Recently I have to deal with C++ I/O interface extensively in my job. However, I had not used it directly for a while, so I decided to review/relearn a bit so that I can use it fluently.
At a first glimpse, I found it a bit confusing and complex, given the number of classes and their intertwined inheritance relationships. Then I picked up my old C++ textbook and went through the underlining design concepts of I/O Stream library. Suddenly, things became clear and intuitive.
Here I am going to outline what I had understood:
- The most fundamental concept is stream. Stream is a flow of characters or bytes, which means they have to flow in from one end, and flow out from the other end. The real question remained is what to connect to each end and how.
- For example,
cinobject is a predefined stream objec in STL I/O interface. The ‘input’ end is connected to
stdin, which is (usually) keyboard, the ‘output’ end could be connected to different kinds of data structures in user program, like a
char arrayor a
stringobject and so on. Another example is
ifstreamobject. The input end connects to an open file, output ends again could connect to various data structures in user program. And the bytes stream flow from the open file through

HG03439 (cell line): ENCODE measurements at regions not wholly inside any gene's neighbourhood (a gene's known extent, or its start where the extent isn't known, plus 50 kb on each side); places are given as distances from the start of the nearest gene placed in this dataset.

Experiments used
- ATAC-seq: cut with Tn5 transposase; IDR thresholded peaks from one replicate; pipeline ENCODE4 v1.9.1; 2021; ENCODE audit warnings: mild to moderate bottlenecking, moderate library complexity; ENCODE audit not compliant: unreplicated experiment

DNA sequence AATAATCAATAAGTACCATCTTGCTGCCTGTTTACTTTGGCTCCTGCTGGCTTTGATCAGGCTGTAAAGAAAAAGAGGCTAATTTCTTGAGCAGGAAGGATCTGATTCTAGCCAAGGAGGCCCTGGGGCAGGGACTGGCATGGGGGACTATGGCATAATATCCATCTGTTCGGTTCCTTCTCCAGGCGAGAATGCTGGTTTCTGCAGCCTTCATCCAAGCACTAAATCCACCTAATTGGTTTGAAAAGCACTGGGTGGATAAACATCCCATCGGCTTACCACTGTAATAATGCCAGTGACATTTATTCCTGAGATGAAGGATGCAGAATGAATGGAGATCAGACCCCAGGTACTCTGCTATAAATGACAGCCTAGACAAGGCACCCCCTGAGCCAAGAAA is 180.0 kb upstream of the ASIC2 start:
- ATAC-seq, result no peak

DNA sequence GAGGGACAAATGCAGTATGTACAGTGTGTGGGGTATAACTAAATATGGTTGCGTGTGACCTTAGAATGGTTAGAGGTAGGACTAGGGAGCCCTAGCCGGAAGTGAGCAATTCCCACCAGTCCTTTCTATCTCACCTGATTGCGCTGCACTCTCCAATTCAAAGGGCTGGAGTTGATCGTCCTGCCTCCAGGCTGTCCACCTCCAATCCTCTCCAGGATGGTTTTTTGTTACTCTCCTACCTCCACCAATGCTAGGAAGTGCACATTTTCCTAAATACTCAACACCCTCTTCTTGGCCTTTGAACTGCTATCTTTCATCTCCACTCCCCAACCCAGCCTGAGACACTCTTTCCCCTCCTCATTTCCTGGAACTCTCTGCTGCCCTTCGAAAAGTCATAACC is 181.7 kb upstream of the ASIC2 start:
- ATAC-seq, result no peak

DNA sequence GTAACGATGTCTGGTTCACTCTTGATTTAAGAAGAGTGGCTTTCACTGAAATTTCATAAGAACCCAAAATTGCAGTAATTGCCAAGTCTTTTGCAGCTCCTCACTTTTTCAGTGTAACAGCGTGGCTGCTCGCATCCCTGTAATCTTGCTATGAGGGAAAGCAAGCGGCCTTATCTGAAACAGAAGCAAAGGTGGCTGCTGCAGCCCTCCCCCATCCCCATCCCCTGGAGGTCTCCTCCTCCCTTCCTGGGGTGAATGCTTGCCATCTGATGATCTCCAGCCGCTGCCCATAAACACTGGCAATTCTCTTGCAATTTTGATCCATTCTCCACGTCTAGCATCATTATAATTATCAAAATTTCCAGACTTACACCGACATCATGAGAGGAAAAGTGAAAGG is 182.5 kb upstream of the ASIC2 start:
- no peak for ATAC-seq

ifstreamobject and then directed to some data structure predefined in user program.
- There are many ways or combinations to connect two ends of a stream, that is why we have many predefined
streamclasses in C++ STL I/O interface. Each I/O class represents one distinct stream concept, and some classes share certain features or components together. Class hierachy can be seen from here).
- Another important concept is buffer. Buffer makes I/O operations more efficient because it reduces frequencies of disk accessing. Every C++
stream class manages a buffer internally, which makes programmers’ life easier when dealing with I/O. There is a base buffer class for the buffer
used internally by c++ stream classes:
streambuf. It is an abstract class which cannot be instantiated directly. However, it has two concrete derived classes -
stringbuf, which are actually used. Normally, a programmer does not need to create a buffer object to deal with I/O stuff since C++ stream classes already take care of that internally.
To conclude, to use C++ I/O interface, a programmer usually does not need to create a memory buffer himself/herself, just create the most appropriate stream class object and connect the object’s input and output end accordingly.